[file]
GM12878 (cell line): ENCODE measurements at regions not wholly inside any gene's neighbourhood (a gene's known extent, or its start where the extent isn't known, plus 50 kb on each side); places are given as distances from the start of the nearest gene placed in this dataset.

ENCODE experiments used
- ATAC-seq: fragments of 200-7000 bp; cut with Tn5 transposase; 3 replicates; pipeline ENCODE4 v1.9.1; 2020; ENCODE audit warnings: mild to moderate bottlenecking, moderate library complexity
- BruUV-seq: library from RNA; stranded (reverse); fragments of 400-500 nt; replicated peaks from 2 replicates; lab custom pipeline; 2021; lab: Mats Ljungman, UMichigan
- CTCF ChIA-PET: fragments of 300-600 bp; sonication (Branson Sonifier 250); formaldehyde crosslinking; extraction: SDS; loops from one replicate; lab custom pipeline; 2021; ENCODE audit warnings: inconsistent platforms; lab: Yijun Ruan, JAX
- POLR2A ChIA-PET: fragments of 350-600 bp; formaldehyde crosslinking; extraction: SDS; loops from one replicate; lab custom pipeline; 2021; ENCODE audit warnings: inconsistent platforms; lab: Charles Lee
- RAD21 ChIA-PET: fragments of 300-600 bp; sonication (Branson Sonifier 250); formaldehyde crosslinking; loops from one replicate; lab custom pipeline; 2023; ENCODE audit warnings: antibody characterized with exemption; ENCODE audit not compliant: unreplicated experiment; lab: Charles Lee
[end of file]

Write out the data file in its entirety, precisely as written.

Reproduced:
GM12878 (cell line): ENCODE measurements at regions not wholly inside any gene's neighbourhood (a gene's known extent, or its start where the extent isn't known, plus 50 kb on each side); places are given as distances from the start of the nearest gene placed in this dataset.

ENCODE experiments used
- ATAC-seq: fragments of 200-7000 bp; cut with Tn5 transposase; 3 replicates; pipeline ENCODE4 v1.9.1; 2020; ENCODE audit warnings: mild to moderate bottlenecking, moderate library complexity
- BruUV-seq: library from RNA; stranded (reverse); fragments of 400-500 nt; replicated peaks from 2 replicates; lab custom pipeline; 2021; lab: Mats Ljungman, UMichigan
- CTCF ChIA-PET: fragments of 300-600 bp; sonication (Branson Sonifier 250); formaldehyde crosslinking; extraction: SDS; loops from one replicate; lab custom pipeline; 2021; ENCODE audit warnings: inconsistent platforms; lab: Yijun Ruan, JAX
- POLR2A ChIA-PET: fragments of 350-600 bp; formaldehyde crosslinking; extraction: SDS; loops from one replicate; lab custom pipeline; 2021; ENCODE audit warnings: inconsistent platforms; lab: Charles Lee
- RAD21 ChIA-PET: fragments of 300-600 bp; sonication (Branson Sonifier 250); formaldehyde crosslinking; loops from one replicate; lab custom pipeline; 2023; ENCODE audit warnings: antibody characterized with exemption; ENCODE audit not compliant: unreplicated experiment; lab: Charles Lee